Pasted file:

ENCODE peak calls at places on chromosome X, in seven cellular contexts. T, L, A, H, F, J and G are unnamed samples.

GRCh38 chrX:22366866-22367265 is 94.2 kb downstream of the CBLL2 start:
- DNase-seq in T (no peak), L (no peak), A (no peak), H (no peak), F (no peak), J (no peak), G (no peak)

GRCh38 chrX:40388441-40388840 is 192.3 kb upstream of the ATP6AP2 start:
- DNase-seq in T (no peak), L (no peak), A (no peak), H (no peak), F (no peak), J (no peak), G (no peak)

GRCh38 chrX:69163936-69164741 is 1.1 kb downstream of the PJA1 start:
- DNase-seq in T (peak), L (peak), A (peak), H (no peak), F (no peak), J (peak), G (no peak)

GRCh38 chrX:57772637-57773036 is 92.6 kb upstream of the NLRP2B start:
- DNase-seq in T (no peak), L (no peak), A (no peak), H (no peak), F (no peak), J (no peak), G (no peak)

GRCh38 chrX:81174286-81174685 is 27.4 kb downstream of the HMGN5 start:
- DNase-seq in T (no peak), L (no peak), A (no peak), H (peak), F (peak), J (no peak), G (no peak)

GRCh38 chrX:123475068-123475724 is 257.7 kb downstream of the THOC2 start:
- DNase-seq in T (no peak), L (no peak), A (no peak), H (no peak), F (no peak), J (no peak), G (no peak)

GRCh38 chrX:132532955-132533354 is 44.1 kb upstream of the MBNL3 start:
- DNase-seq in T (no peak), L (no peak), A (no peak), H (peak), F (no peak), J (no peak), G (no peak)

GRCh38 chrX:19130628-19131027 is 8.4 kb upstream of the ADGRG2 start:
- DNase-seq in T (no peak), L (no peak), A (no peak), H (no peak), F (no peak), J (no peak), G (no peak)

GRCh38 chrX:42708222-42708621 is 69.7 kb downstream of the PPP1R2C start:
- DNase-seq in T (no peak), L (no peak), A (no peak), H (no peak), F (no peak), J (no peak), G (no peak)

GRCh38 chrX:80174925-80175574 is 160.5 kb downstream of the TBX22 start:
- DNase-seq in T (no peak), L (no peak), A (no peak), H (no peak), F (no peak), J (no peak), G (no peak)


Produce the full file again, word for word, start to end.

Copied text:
ENCODE peak calls at places on chromosome X, in seven cellular contexts. T, L, A, H, F, J and G are unnamed samples.

GRCh38 chrX:22366866-22367265 is 94.2 kb downstream of the CBLL2 start:
- DNase-seq in T (no peak), L (no peak), A (no peak), H (no peak), F (no peak), J (no peak), G (no peak)

GRCh38 chrX:40388441-40388840 is 192.3 kb upstream of the ATP6AP2 start:
- DNase-seq in T (no peak), L (no peak), A (no peak), H (no peak), F (no peak), J (no peak), G (no peak)

GRCh38 chrX:69163936-69164741 is 1.1 kb downstream of the PJA1 start:
- DNase-seq in T (peak), L (peak), A (peak), H (no peak), F (no peak), J (peak), G (no peak)

GRCh38 chrX:57772637-57773036 is 92.6 kb upstream of the NLRP2B start:
- DNase-seq in T (no peak), L (no peak), A (no peak), H (no peak), F (no peak), J (no peak), G (no peak)

GRCh38 chrX:81174286-81174685 is 27.4 kb downstream of the HMGN5 start:
- DNase-seq in T (no peak), L (no peak), A (no peak), H (peak), F (peak), J (no peak), G (no peak)

GRCh38 chrX:123475068-123475724 is 257.7 kb downstream of the THOC2 start:
- DNase-seq in T (no peak), L (no peak), A (no peak), H (no peak), F (no peak), J (no peak), G (no peak)

GRCh38 chrX:132532955-132533354 is 44.1 kb upstream of the MBNL3 start:
- DNase-seq in T (no peak), L (no peak), A (no peak), H (peak), F (no peak), J (no peak), G (no peak)

GRCh38 chrX:19130628-19131027 is 8.4 kb upstream of the ADGRG2 start:
- DNase-seq in T (no peak), L (no peak), A (no peak), H (no peak), F (no peak), J (no peak), G (no peak)

GRCh38 chrX:42708222-42708621 is 69.7 kb downstream of the PPP1R2C start:
- DNase-seq in T (no peak), L (no peak), A (no peak), H (no peak), F (no peak), J (no peak), G (no peak)

GRCh38 chrX:80174925-80175574 is 160.5 kb downstream of the TBX22 start:
- DNase-seq in T (no peak), L (no peak), A (no peak), H (no peak), F (no peak), J (no peak), G (no peak)